detergents (Pandey et al., 2000; Dey
et al., 2001; Gigras et al., 2002).
In fact, germinating seeds are one of the imperative sources for amylase production.
Hence physical parameters such as static magnetic field treatments considered
for optimizing the production of enzymes. Nonetheless, enzyme-electromagnetic
field activation is currently a fast growing field and a large number of studies
have been produced currently.
An attempt, has therefore been made to evaluate the effects of static magnetic field on germination of greengram seeds. The specific objectives of this study were to determine the effects of static magnetic field on percent seed germination and to assess the influence of different levels of exposure periods, pH and temperature on α-amylase activity of treated seeds.
MATERIALS AND METHODS
Germination tests were carried out at laboratory conditions with greengram
seeds. This experiment was conducted as wholly randomized design with three
replications. Each plot contained 25 seeds. Germination tests were performed
according to the guidelines issued by the International Seed Testing Association
(ISTA, 2004). Each filter paper with seeds was rolled
and placed in a vessel containing distilled water. Four hours later, when seeds
were soaked, each roll was subjected to a static magnetic field.
Primarily, rolls containing seeds were placed in between the two pairs of South
pole coils at 5 millitesla field strength, and were exposed for different periods,
viz., 15, 30, 45 and 60 min individually. In this study, non exposed seeds were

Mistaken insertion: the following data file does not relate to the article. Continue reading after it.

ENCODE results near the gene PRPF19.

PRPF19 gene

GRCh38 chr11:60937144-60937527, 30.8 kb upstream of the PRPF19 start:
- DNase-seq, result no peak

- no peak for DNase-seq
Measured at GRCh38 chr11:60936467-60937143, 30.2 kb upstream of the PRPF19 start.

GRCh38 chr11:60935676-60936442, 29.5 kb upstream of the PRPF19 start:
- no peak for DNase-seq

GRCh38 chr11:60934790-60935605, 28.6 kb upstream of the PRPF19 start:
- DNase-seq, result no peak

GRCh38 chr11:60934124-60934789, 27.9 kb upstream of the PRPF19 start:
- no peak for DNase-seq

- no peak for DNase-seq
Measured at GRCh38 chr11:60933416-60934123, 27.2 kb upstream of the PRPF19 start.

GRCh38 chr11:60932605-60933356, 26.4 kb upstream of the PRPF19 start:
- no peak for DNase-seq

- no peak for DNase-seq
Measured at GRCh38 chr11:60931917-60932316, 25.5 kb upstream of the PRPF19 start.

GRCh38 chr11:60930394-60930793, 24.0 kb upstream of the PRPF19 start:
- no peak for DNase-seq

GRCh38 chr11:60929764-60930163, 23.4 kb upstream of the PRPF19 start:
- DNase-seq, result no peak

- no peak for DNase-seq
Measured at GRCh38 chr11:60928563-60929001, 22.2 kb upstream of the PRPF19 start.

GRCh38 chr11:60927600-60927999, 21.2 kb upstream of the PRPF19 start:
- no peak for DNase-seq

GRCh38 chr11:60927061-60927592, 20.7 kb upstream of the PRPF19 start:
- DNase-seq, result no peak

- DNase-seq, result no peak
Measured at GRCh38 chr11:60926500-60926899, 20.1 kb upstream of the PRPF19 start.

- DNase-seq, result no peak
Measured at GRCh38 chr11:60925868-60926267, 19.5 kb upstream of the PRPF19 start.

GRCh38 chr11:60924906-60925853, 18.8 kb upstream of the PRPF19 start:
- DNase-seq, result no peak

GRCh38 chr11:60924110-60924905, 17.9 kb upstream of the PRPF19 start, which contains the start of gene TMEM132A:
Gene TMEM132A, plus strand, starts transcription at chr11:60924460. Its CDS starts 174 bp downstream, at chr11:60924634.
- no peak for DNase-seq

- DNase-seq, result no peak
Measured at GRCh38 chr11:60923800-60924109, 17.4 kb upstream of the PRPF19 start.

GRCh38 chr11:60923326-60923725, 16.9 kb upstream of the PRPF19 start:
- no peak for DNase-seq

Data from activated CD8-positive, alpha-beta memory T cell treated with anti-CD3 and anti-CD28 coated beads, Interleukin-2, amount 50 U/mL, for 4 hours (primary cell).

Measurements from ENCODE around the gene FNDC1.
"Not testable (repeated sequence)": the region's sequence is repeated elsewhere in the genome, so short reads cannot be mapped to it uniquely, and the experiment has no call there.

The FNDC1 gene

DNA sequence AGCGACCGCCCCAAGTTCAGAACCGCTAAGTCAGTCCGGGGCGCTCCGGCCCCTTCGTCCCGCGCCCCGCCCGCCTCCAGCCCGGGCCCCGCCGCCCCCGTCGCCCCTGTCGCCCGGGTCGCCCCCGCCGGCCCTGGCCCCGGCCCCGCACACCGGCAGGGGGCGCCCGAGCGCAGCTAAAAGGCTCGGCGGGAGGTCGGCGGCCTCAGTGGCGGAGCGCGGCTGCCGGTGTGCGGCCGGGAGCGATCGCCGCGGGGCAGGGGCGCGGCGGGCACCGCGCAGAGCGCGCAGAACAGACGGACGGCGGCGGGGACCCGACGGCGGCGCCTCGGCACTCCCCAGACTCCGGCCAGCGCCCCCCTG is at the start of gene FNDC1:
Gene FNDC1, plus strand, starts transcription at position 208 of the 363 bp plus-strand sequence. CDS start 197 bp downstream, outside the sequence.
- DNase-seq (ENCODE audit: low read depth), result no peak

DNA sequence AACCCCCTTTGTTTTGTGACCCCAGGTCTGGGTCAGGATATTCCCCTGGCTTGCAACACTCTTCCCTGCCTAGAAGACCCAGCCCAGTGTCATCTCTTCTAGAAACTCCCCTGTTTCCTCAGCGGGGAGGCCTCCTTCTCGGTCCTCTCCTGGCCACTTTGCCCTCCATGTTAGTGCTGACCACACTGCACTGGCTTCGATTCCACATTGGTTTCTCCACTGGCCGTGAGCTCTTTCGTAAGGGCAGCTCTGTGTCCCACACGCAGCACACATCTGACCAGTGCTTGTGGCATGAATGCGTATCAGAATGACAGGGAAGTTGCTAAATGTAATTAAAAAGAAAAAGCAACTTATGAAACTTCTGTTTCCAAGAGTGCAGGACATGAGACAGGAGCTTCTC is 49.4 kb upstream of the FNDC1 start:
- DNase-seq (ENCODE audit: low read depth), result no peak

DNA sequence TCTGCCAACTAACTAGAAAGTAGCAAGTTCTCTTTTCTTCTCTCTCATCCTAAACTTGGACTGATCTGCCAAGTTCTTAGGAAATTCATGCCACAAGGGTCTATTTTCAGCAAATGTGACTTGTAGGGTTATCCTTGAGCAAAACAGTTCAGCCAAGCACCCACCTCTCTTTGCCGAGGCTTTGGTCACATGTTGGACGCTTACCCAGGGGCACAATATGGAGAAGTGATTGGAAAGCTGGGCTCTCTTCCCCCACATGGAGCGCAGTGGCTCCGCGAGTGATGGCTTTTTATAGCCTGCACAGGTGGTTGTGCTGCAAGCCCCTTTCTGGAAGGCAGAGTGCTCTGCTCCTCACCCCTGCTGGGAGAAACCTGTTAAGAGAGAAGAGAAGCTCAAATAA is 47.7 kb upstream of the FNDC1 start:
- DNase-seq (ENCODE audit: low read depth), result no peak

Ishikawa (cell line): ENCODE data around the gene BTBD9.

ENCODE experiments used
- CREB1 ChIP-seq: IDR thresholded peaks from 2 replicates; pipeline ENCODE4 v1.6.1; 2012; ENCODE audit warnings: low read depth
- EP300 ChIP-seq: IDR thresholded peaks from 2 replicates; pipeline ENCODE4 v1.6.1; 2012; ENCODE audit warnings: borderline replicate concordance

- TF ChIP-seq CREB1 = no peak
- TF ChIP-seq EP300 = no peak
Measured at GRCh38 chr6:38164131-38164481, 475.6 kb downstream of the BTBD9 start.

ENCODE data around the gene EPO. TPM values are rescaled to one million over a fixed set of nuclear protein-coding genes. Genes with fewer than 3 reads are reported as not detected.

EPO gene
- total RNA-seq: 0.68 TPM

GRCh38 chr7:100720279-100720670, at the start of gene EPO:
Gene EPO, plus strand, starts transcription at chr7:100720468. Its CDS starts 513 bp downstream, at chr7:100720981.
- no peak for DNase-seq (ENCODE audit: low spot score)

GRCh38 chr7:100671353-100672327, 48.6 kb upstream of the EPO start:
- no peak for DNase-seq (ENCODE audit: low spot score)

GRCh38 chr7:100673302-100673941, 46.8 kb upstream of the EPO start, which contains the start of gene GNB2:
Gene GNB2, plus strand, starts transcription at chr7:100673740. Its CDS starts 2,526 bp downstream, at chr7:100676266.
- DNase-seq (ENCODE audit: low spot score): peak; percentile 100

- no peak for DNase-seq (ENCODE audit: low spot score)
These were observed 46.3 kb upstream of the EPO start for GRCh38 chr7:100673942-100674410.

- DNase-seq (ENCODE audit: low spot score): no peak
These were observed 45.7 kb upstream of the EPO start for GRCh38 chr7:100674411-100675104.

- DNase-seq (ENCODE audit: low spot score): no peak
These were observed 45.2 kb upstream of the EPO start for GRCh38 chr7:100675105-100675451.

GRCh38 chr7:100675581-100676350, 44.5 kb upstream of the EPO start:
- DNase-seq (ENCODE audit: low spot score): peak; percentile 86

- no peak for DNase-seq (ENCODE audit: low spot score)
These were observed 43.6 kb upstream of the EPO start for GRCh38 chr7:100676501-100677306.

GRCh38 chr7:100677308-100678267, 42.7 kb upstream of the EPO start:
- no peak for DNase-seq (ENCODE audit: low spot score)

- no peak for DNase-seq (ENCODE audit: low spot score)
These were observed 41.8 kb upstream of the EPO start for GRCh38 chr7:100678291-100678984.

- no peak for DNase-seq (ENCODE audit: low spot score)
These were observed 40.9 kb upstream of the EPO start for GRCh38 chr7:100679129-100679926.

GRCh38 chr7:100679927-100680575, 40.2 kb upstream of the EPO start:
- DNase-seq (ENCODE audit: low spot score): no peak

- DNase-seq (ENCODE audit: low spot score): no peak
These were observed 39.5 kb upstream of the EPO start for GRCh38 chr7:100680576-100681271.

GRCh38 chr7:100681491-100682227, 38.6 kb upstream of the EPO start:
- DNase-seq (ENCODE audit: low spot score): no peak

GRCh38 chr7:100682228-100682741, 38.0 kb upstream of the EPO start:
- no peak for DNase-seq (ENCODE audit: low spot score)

used as control. After exposure, all the vessels containing seed rolls were
labeled, then, seeds were moistened. Eventually, vessels were placed in germinator
at 23°C temperature. Germination was considered to take place once the tip
of the radicle (1-2 mm) has emerged from the seed (Moon
and Chung, 2000). The number of germinating seeds was counted and tabulated
after 24 h. Thus, percentage of germination was observed in seeds treated for
different exposure periods at the above mentioned conditions.
Additionally, α-amylase activity in germinated seeds treated for different
exposure periods was determined according to the method described by Bernfeld
(1955) and modified by Dure (1960). Tissues were
blended in a Kenmix with unbuffered distilled water and then centrifuged between
0-4°C. Supernatant was heated to 70°C to inactivate β-amylase (Sun
and Henson, 1991). Reaction mixture included 0.8 mL enzyme solution, 0.5
mL of 0.1 M citrate buffer (pH 6.0) and 0.5 mL of 1% starch. This was incubated
for 3 min in a water bath at 30°C and the reaction was stopped by adding
2.0 mL of 1% dinitrosalicylic acid colour reagent. Maltose released was measured
at A510 in a Spectronic-20D spectrophotometer. Finally, the reducing
sugar formed by enzymatic activity was calculated (Guglielminetti
et al., 1995) using a standard curve obtained with glucose (0-5 μM).
Furthermore, α-amylase activity in germinated seeds was tested at different pH (viz. pH 4, 5, 6, 7 and 8) and temperatures (viz. 0, 8, 29, 37 and 60°C) conditions. To study the effect of pH on α-amylase activity under EMF, the following reaction was setup. Substrate (1% starch) of 0.5 mL and 0.5 mL of enzyme solutions were added to 0.5 mL of 0.1 M citrate buffer of different pH values. Then, tubes were incubated in a water bath at 30°C for 3 min and the reaction was stopped by adding 0.5 mL of dinitrosalicylic acid reagent to all the tubes and the reducing sugar released was measured at 510 nm. Similarly, to determine the effect of temperature on α-amylase activity, the reaction mixture containing 0.5 mL of 0.1 M citrate buffer (pH 6.0), 0.25 mL of substrate and 0.25 mL of enzyme solution was subjected to different temperature conditions for 3 min. Finally, enzyme activity was determined by following the above mentioned procedure.
Meanwhile, for establishing the EMF, a locally designed MF generator (Sahebjamei